The Guardian reports that ECB's iron discipline breaking down.
(emphasis mine) [my comment]
ECB's iron discipline breaking down
Reuters, Monday May 18 2009
By Paul Taylor
PARIS, May 18 (Reuters) - The iron discipline we have come to expect from the European Central Bank has broken down, giving an unprecedented public glimpse of feuding over the direction of monetary policy in the financial crisis.
As the 16-nation euro zone's central bank dangles its toes in the uncharted waters of quantitative easing [money printing] -- starting to buy assets in an attempt to help revive the economy -- its leaders cannot agree on how far to go and when to stop.
[The US has already bought 430 billion mortgage backed-securities and $123 billion treasuries. Meanwhile, the ECB hasn't even started yet and is having trouble agreeing on the planned purchase of a mere 60 billion euros in covered bonds.]
As a result, ECB President Jean-Claude Trichet was only able to announce a minimal consensus on May 7 when the bank cut its key interest rate by 25 basis points to 1.0 percent and said it would for the first time buy 60 billion euros in covered bonds. [It has been three weeks since then and the ECB has yet to buy anything.]
Trichet insisted this "enhanced credit support" was adopted unanimously and said: "We are not at all embarking on quantitative easing."
As the ensuing cacophony showed, the central bankers did not agree on whether 1.0 percent should be the floor for rates, whether the bank should signal it would keep rates there for a sustained period, how to conduct the covered bond purchase or whether to go further in credit easing.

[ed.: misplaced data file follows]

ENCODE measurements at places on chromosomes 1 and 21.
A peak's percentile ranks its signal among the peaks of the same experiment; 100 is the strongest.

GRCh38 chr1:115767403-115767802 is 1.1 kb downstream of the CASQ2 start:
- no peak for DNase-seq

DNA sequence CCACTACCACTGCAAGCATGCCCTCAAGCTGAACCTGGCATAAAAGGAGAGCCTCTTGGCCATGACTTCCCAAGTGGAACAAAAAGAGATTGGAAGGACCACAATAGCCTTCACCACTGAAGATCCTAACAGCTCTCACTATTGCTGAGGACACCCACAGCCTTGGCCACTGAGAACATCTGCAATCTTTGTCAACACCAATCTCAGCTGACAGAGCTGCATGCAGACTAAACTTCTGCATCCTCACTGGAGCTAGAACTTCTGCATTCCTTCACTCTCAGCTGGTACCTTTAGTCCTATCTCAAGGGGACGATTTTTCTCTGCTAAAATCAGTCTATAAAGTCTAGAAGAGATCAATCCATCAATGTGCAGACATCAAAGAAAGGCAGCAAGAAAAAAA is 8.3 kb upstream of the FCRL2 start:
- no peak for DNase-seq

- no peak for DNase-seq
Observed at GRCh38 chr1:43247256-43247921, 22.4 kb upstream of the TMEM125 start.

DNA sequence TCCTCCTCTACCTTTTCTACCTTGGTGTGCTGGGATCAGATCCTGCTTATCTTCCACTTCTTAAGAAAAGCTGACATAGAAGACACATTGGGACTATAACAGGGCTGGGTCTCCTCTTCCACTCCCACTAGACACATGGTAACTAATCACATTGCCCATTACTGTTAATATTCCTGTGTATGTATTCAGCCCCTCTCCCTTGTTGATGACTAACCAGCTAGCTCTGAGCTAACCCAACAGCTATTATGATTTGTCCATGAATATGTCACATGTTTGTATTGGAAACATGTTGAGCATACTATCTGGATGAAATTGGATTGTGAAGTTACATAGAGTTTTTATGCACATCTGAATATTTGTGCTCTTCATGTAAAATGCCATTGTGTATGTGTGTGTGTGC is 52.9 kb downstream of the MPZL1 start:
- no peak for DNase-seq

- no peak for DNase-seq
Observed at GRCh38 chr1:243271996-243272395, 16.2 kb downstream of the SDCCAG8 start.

Torn between the twin threats of recession and a potential return of inflation, the ECB remains extremely reluctant to follow the U.S. Federal Reserve and the Bank of England in creating money on a massive scale to revive economic growth.
The debate pits guardians of inflation-fighting orthodoxy such as German Bundesbank chief Axel Weber and ECB executive board member Juergen Stark, against advocates of a bolder monetary easing, including executive board member Lorenzo Bini Smaghi and Cypriot central bank governor Athanasios Orphanides.
It highlights the difficulty of building consensus and taking decisions in a 22-member governing council -- a larger and more unwieldy body than the Fed and Bank of England committees that set monetary policy.
GHOST OF FUTURE INFLATION
The ECB's security purchases will amount to just 0.6 percent of the euro zone's Gross Domestic Product, compared with 9 percent in Britain and 12 percent in the United States.
Clearly, some of Europe's central bankers are still more worried about the ghost of future inflation, even as price growth is poised to turn negative for some time, than about shrinking output and soaring unemployment. The euro zone economy is forecast to contract by 4 percent this year and unemployment is projected to reach 11.5 percent of the workforce in 2010.
Yet the inflation hawks want the ECB to agree on an exit strategy from monetary easing even before starting asset purchases [The US has no exit strategy.]. They also contend that buying securities has less impact in Europe than the United States because of the structure of the economy and the banking system. [True, the US economy is based on debt funded consumer spending, while a large part of the eurozone (especially Germany) still makes real goods.]
Unlike the Anglo-Saxon central banks, the ECB does not publish minutes or voting records, which signal to markets the range of views and the likely direction of policy.
So the unusual public spat among ECB policymakers in recent days provides a rare insight into the depth of differences on the way forward.